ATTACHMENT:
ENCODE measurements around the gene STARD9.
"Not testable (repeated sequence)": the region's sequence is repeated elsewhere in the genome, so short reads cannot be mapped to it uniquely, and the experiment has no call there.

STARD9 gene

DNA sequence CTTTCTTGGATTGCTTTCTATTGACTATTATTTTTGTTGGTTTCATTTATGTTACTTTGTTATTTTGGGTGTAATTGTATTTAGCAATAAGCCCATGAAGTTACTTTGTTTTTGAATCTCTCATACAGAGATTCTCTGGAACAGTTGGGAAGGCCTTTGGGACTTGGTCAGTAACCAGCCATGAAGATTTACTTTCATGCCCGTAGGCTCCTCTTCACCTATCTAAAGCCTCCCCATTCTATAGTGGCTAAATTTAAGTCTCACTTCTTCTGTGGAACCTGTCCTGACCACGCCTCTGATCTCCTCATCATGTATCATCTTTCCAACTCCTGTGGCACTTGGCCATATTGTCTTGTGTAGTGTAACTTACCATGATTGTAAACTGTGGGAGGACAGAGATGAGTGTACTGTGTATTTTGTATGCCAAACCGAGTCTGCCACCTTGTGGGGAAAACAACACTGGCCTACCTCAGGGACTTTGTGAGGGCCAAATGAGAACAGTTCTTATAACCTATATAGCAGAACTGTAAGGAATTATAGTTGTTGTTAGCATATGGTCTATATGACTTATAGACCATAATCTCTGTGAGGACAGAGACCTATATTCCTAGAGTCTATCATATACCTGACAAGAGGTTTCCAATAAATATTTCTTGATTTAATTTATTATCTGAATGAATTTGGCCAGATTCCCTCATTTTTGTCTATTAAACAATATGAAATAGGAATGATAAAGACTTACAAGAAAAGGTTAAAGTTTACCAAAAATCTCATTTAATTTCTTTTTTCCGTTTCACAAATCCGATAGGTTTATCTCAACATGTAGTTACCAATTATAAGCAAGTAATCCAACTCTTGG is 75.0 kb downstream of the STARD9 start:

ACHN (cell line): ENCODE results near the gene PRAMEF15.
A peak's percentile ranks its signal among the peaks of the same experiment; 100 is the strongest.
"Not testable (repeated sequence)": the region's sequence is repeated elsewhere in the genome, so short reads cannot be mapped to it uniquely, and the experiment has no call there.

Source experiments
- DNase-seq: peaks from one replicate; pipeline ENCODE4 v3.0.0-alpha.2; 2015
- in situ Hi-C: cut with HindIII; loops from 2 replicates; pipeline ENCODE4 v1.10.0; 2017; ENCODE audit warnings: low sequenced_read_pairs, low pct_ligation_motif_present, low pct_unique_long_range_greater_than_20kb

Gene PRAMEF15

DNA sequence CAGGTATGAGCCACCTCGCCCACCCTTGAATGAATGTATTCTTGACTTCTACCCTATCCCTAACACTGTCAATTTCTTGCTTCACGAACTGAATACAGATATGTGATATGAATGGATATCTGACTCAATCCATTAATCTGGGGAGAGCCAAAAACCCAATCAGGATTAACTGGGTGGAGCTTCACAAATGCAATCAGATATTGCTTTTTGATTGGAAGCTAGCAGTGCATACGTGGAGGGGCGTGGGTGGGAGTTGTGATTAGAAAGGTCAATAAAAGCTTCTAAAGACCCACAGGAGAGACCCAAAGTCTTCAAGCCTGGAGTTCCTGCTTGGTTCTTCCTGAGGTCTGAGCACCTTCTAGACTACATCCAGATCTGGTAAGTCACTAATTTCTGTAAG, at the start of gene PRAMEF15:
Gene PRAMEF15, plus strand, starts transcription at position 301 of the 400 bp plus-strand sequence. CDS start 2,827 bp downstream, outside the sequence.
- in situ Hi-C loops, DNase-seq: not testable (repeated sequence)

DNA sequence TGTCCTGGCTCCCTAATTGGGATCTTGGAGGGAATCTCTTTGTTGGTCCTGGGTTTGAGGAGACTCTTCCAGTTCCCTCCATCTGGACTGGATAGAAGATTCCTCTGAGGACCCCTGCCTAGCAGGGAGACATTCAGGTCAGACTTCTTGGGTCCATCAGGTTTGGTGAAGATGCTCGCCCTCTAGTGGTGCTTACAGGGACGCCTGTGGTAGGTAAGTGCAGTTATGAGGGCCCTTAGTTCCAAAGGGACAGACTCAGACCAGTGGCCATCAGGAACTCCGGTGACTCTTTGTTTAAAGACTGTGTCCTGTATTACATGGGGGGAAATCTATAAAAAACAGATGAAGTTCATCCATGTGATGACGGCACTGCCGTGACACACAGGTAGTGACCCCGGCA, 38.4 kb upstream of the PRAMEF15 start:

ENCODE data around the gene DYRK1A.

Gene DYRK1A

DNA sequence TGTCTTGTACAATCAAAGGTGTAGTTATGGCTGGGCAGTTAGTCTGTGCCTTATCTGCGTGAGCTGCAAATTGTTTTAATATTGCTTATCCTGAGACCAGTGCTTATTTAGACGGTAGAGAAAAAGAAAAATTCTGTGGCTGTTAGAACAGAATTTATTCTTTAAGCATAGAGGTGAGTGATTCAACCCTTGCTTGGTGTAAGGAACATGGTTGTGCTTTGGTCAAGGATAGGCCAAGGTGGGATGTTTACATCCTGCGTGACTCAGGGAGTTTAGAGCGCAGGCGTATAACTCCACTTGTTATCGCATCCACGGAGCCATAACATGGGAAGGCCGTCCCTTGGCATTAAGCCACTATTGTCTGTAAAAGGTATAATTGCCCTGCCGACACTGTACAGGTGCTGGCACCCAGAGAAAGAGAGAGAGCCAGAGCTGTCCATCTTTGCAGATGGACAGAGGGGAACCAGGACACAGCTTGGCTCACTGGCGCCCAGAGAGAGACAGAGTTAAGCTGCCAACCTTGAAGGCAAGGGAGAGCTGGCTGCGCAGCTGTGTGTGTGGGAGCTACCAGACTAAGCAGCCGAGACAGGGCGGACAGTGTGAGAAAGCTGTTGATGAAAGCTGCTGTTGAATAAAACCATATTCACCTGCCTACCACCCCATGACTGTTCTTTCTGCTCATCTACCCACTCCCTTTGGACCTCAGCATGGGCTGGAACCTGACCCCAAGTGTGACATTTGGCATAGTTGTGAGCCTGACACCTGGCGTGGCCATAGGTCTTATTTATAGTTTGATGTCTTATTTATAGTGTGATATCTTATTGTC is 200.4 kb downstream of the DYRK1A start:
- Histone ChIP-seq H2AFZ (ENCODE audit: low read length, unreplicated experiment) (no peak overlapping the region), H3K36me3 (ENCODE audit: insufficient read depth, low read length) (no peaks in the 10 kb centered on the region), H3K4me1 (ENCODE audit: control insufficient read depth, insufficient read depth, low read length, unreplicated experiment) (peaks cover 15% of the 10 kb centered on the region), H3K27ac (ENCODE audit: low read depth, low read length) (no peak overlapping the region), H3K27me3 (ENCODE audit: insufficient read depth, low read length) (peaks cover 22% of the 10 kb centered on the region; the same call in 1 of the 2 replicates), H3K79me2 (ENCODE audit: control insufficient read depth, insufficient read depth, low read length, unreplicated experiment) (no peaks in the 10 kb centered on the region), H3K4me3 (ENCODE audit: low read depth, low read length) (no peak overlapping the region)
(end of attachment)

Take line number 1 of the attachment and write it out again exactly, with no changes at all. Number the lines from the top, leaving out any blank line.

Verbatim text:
ENCODE measurements around the gene STARD9.